Gray Wolf (Canis lupus)
What they look like: Gray wolves, are the largest wild members of the dog family. Males are usually larger than females. They have silvery gray-brown backs, light tan and cream underparts, and long bushy tails. The fur can be any shade of gray, brown, black, white, or tan. In winter, their fur becomes darker on the neck, shoulders, and rump (see photo below).
Height: 26 to 32 inches
Where they live:
Click the range map to learn more about the distribution of Gray wolves in Washington.
What they eat: Gray wolves are carnivorous -- they primarily eat meat. Wolves often hunt in packs for large prey such as deer, moose, sheep, goats, caribou, elk, bison, and muskox. Wolves also prey on rodents, beavers, fish, and birds.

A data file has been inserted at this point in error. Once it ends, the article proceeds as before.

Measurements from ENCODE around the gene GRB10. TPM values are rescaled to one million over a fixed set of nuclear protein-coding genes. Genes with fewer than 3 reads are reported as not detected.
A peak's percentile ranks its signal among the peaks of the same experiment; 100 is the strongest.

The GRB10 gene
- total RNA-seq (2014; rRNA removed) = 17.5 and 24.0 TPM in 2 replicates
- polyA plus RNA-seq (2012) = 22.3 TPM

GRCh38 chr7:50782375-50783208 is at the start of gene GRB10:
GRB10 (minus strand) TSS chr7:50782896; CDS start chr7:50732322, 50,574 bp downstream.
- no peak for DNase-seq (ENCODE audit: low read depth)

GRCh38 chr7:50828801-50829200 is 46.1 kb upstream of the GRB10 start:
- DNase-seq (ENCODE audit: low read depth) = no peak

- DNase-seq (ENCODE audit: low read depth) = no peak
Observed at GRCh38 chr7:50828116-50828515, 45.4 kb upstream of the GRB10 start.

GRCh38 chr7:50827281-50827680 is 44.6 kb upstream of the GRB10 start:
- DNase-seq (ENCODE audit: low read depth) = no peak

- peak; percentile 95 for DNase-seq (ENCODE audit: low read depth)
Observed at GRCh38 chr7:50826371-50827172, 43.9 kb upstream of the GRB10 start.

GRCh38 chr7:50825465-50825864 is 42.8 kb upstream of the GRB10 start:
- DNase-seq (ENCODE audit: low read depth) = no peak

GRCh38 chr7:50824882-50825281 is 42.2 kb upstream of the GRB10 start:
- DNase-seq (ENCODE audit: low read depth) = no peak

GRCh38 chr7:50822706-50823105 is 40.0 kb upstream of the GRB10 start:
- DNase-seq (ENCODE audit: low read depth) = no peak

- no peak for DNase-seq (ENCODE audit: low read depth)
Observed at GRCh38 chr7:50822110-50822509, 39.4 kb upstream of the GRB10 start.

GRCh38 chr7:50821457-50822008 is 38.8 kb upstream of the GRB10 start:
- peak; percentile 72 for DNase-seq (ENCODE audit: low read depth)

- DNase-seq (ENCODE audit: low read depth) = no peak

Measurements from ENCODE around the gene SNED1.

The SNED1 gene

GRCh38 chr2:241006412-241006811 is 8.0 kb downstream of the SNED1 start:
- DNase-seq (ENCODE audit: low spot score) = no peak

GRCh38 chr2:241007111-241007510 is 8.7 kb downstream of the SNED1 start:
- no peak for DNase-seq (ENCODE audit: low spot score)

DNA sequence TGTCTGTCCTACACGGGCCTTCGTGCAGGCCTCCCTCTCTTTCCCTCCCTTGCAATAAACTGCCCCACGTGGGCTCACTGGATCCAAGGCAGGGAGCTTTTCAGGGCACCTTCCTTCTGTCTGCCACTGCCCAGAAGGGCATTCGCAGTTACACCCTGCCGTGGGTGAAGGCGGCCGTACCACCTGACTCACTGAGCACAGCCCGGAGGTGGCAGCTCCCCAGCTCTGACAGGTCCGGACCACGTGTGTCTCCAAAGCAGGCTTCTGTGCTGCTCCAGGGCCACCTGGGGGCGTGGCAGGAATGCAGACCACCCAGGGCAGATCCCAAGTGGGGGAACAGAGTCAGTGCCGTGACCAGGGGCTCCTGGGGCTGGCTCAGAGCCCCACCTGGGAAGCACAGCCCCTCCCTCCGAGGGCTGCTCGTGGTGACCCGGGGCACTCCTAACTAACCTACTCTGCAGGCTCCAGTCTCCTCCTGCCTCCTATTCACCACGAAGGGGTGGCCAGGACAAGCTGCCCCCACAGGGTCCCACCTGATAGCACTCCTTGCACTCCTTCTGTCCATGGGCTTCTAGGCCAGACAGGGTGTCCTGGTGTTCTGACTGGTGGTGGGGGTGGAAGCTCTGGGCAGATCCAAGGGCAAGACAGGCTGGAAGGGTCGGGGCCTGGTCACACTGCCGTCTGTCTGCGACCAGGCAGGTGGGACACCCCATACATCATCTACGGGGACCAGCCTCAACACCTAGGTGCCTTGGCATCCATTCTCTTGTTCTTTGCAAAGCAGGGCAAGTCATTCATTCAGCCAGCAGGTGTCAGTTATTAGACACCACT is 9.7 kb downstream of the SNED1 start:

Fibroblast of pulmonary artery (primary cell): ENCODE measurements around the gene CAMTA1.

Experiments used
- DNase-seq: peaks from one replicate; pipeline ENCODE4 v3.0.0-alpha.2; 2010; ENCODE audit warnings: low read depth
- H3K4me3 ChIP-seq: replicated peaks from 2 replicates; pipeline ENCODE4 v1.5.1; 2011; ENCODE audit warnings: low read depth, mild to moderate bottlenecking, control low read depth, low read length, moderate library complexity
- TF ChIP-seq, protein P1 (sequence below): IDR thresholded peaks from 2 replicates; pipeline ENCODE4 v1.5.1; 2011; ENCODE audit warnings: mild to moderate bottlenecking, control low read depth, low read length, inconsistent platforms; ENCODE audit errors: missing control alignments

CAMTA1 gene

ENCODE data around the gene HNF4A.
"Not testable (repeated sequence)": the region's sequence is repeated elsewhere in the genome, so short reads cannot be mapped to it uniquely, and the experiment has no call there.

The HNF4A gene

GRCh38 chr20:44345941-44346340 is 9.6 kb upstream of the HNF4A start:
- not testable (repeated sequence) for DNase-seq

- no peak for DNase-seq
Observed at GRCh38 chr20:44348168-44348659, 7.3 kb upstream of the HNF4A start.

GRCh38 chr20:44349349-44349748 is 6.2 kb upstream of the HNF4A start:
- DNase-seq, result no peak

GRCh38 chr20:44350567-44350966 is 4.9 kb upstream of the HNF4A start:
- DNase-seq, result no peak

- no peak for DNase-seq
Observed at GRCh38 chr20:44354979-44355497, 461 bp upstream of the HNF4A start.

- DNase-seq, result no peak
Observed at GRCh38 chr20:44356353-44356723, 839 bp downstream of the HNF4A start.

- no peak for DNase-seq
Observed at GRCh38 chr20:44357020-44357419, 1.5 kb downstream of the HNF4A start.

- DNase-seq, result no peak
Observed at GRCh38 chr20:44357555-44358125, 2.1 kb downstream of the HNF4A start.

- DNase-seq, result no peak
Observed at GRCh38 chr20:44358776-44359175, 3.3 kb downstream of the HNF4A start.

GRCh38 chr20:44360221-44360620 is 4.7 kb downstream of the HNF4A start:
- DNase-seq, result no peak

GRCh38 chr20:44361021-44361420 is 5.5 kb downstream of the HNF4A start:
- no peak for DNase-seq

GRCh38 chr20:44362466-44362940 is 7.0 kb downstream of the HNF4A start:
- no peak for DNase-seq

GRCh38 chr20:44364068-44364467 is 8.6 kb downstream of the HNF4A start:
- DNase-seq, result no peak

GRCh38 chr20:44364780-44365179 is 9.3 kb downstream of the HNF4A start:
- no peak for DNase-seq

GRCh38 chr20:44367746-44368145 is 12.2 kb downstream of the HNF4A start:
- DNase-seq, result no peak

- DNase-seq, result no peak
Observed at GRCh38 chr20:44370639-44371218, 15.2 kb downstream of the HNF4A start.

Behavior: Gray wolves are territorial and live in packs lead by the alpha pair. A pack of 6 to 8 wolves includes some of the alpha pair's offspring and may include some unrelated wolves.
Gray wolves communicate with each other through howling, body language and scent. Howling is used to assemble the pack, communicate with other packs, and assert territorial boundaries.
Reproduction: Gray wolves mate between late January and March. Once the female chooses a partner, the animals may remain paired for a number of years. Litter size ranges from 4-6 pups. They usually breed once each year.
How long they live: Gray wolves have been known to live a maximum of thirteen years in the wild, though the average lifespan is about 5 to 9 years. They can live 14-15 years in captivity.
Did you know?
Wolf in Jasper National Park, Alberta, Canada (courtesy of Natures Pics)
Animal silhouettes available to purchase »
Photo Credits: Tim Knight (top), Natures Pics (bottom)
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